Christie's Bridge Scandal Lawyers Seek Documents from Hoboken, Fort LeeJames Cohen in The Star-Ledger, February 11, 2014
TRENTON — Lawyers working for Gov. Chris Christie’s office have widened their inquiry into twin scandals dogging the Republican, sending records request for everything from a personal journal to internal emails to documents leaked to newspaper reporters.
The team of attorneys, led by former federal prosecutor Randy Mastro, is searching for potential evidence as they represent Christie’s office amid accusations over the closure of lanes leading to the George Washington Bridge and claims his administration tried to strong-arm the Hoboken mayor into approving a development project.
In Hoboken, where officials last week received a series of letters from the lawyers requesting interviews and documents, one council member yesterday objected to the law firm’s tactics.
Last week, the attorneys filed a records request seeking a copy of Hoboken Mayor Dawn Zimmer’s personal journal, which she used to document her allegation that the Christie administration threatened to withhold Hurricane Sandy aid if she did not support the real estate project.
The request, obtained by The Star-Ledger and NJ.com, was filed last Tuesday, the same day Mastro sent the letters to Zimmer and other city officials asking for interviews and copies of various documents related to her accusations. Those letters were first obtained by The Record.
Yesterday, Mastro filed a public records request with Fort Lee, where the bridge access lanes were closed in September in what Democrats contend was an act of political retaliation. The request, which targets Mayor Mark Sokolich and his staff, seeks documents — including emails and other correspondence — related to the lane closures.
Mastro also requested documents provided to newspaper reporters in recent months by both municipalities.
The letters and requests are a sign of a broadening inquiry by Mastro and his team at Gibson, Dunn & Crutcher. The firm is being paid $650 an hour to represent the governor’s office, which has billed the work as an internal investigation meant to determine who on Christie’s staff was involved in the lane closures, as well as to ensure the office cooperates with the U.S. Attorney’s Office and its investigation.
"The Governor’s Office takes the allegations recently made by Hoboken Mayor Zimmer very seriously," Mastro wrote to Gerald Krovatin, an attorney for Zimmer. "For that reason, we have assembled a team here that includes five former federal prosecutors and are conducting a thorough review of the facts pertinent to Mayor Zimmer’s allegations."
Krovatin and the city’s corporation counsel turned down the requests from Mastro, who also sought interviews and documents from two city councilmen and two of the mayor’s top aides. Krovatin also questioned whether it was appropriate for Mastro to be looking into the allegations about Sandy aid, noting federal prosecutors are also conducting a review of those claims.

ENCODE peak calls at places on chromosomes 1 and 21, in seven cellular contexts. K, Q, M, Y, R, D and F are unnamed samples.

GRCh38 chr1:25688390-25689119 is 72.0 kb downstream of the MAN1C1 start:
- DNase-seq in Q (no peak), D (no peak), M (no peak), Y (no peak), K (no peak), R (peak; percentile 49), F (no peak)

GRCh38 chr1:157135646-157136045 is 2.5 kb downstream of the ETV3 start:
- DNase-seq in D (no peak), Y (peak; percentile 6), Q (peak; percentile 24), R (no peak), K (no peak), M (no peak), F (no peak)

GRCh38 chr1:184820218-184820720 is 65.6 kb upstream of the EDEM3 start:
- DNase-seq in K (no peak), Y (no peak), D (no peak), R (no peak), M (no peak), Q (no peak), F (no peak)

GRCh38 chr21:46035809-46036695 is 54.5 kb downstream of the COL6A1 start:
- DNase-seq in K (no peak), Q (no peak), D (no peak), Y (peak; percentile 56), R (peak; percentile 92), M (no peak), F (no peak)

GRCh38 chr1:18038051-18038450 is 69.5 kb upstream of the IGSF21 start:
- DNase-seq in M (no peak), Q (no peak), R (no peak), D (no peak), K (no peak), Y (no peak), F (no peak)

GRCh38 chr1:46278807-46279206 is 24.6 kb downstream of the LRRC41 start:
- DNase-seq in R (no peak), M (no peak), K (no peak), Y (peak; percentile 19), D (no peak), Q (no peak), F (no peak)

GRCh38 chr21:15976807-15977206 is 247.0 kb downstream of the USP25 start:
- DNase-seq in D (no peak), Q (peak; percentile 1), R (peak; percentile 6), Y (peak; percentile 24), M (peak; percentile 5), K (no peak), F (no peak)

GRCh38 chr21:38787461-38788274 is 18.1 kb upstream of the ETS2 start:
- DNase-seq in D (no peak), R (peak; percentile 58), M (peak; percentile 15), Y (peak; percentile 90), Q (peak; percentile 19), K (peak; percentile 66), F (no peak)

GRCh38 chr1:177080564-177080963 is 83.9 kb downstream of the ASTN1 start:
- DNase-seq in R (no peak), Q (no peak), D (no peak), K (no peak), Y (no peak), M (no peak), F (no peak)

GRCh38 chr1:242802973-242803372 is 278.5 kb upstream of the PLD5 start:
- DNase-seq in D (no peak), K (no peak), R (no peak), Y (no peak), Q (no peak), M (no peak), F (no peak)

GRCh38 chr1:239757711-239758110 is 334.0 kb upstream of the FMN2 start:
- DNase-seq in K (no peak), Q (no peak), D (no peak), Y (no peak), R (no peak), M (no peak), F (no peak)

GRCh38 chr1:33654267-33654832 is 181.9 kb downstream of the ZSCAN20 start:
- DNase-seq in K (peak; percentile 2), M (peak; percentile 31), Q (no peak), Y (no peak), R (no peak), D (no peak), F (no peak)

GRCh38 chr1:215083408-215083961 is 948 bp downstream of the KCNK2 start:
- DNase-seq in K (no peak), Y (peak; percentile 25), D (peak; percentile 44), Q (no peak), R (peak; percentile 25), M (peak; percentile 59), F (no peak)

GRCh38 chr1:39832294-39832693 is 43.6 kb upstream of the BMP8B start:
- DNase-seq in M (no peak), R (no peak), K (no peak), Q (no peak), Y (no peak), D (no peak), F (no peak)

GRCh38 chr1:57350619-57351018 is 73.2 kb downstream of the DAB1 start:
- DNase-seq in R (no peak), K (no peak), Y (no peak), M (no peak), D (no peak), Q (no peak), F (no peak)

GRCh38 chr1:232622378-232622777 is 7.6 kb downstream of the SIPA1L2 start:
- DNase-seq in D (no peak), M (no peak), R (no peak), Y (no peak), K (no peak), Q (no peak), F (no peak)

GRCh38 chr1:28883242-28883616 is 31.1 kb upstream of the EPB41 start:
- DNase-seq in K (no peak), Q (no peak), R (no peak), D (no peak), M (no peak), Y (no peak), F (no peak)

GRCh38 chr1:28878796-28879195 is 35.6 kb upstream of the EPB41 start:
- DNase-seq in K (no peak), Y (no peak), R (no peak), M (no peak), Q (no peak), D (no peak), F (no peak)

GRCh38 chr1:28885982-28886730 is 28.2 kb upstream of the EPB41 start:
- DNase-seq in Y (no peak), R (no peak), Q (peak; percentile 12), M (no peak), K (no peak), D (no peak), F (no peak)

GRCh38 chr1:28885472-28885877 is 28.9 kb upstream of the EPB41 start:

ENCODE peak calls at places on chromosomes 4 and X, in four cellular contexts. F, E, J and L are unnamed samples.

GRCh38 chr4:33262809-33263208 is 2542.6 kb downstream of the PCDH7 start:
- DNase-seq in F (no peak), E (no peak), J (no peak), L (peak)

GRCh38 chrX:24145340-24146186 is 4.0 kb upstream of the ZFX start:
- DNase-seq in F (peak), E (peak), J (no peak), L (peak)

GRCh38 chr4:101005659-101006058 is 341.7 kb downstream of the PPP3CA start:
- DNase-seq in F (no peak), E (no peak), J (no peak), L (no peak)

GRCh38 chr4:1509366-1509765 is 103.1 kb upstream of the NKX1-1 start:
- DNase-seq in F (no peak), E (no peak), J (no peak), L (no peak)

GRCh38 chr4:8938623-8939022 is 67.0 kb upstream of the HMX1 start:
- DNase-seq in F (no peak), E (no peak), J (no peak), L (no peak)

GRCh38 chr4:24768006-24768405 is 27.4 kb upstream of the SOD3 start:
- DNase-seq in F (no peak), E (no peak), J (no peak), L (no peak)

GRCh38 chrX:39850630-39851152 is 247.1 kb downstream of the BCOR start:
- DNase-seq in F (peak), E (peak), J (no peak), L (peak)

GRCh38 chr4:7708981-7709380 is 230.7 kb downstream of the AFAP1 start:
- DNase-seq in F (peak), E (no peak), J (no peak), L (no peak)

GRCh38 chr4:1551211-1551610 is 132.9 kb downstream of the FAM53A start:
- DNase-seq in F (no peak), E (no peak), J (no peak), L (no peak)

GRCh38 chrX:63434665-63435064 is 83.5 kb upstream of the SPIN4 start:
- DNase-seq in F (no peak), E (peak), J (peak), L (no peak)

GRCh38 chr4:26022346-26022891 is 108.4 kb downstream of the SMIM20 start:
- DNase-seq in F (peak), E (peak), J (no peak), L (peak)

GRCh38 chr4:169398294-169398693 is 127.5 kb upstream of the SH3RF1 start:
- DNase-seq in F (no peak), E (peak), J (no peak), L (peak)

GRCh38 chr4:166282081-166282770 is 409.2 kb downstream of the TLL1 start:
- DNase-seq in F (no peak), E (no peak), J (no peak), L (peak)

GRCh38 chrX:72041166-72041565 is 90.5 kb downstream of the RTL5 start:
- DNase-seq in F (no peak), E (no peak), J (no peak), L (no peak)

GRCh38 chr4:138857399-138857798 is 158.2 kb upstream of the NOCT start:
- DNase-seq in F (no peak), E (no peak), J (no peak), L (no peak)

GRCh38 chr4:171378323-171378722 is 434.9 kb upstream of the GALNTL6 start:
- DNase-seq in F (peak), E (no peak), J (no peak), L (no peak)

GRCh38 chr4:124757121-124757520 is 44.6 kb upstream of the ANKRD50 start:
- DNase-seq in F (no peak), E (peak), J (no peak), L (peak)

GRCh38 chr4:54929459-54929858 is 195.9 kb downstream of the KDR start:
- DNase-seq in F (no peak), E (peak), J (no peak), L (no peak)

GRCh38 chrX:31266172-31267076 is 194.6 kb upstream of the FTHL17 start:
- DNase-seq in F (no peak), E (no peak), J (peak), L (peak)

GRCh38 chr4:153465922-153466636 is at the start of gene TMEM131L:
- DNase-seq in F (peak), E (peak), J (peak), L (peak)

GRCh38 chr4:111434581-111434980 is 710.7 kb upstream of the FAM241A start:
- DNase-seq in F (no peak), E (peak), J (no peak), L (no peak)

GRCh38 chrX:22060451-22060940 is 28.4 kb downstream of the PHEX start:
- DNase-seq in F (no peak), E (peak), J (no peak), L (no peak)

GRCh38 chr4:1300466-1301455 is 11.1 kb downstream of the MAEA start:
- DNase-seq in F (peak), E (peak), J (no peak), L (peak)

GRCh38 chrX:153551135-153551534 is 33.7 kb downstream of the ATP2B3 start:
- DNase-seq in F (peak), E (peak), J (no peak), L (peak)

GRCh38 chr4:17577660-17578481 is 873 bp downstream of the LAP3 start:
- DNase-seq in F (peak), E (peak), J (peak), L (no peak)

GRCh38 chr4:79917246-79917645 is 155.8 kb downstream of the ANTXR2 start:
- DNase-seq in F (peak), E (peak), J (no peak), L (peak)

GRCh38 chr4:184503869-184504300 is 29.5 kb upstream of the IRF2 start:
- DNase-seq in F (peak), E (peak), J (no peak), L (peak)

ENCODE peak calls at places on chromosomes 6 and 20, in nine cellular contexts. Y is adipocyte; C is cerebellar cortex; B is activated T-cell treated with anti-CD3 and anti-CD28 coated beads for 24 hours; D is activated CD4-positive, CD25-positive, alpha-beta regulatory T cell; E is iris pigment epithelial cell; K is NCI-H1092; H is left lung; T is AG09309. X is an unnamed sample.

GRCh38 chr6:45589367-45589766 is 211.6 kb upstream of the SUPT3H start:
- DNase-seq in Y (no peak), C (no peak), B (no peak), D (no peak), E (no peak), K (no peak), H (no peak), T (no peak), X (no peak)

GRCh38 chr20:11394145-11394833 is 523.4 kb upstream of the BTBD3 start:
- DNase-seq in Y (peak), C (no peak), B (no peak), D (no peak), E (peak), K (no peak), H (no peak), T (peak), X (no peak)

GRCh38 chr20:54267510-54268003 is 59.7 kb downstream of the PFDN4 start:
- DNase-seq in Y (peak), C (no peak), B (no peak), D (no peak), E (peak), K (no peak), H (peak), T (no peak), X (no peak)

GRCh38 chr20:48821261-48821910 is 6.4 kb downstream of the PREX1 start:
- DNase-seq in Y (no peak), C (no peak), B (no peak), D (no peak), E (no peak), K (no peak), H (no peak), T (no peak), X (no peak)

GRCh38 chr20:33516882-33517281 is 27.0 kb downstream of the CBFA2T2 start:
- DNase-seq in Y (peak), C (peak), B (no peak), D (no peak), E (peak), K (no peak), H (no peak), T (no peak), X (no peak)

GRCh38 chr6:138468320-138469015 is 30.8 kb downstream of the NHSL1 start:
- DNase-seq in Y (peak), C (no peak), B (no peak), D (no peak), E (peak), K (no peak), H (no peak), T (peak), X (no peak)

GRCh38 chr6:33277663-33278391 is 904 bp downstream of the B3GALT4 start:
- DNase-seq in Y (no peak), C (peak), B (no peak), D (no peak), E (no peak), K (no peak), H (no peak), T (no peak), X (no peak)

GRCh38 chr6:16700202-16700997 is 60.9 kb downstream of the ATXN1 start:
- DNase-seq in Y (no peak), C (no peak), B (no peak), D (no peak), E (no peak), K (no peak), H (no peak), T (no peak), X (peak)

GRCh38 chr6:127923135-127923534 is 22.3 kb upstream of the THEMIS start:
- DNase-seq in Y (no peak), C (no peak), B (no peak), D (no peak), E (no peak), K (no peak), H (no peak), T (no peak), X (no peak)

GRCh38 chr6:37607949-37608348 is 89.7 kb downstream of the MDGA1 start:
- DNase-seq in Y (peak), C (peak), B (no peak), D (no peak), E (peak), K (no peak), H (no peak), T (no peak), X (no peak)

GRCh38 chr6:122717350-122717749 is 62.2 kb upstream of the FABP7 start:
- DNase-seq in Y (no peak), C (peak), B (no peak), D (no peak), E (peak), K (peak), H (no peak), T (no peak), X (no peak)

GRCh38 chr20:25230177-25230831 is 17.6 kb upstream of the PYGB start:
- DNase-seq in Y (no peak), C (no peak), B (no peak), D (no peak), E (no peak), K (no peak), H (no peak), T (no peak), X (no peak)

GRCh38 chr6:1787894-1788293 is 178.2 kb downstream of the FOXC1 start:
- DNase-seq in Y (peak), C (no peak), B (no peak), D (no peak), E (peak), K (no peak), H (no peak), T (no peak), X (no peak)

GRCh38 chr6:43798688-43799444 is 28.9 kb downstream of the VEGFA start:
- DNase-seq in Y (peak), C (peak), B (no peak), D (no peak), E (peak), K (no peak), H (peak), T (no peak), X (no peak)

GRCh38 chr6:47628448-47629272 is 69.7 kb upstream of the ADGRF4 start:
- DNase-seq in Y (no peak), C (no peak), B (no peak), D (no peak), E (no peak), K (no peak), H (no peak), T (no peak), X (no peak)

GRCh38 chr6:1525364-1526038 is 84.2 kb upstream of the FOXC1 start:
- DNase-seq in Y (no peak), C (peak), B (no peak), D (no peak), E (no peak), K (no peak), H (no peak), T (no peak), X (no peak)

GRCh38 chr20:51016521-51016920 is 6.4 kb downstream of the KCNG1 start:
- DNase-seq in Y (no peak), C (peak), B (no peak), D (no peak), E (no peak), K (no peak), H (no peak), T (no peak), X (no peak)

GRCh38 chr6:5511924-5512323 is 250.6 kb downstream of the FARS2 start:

"We question whether it is appropriate for the Governor’s Office, in essence, to be investigating itself …" Krovatin wrote in a response.
Yesterday, Hoboken Councilman David Mello, who received one of the letters, said he was surprised by the request. He and three others received letters that said Mastro had read news reports indicating they had given interviews to the U.S. Attorney’s Office.
"I didn’t appreciate receiving a letter from a law firm that’s been hired by the state administration asking me for an interview," Mello said. "It seemed highly inappropriate."
The others who received letters — Councilman Ravi Bhalla, Chief of Staff Dan Bryan and Communications Director Juan Melli — declined to comment yesterday.
Mastro declined to answer questions yesterday about his inquiries but provided a brief statement.
"I will not comment on our internal review while it is being conducted, other than to say that we are, of course, reaching out to request interviews of those who have made these allegations and others who may have information relevant to them," he said. "And we are communicating with investigators, consistent with our mandate to facilitate cooperation with those authorities."
One legal expert, Aidan O’Connor, a lawyer and a former federal prosecutor, said there doesn’t appear to be anything improper about Mastro’s letters to Hoboken officials. "I think they’d be remiss in not trying to get as many facts as they could," he said.
James Cohen, a law professor at Fordham University, said the letters appear to show the law firm is acting as defense attorney and not an independent fact finder. Given that Zimmer claims Lt. Gov. Kim Guadagno said she was delivering a "direct message" from Christie when she allegedly told her to approve a real estate project or risk Hurricane Sandy aid for her city, Mastro’s inquiry raises ethical questions, Cohen said.
"The letters strike me as a fairly heavy-handed attempt to intimidate — and cleverly done," Cohen said. "I don’t mean to take away from that. I’m always impressed when lawyers do clever things."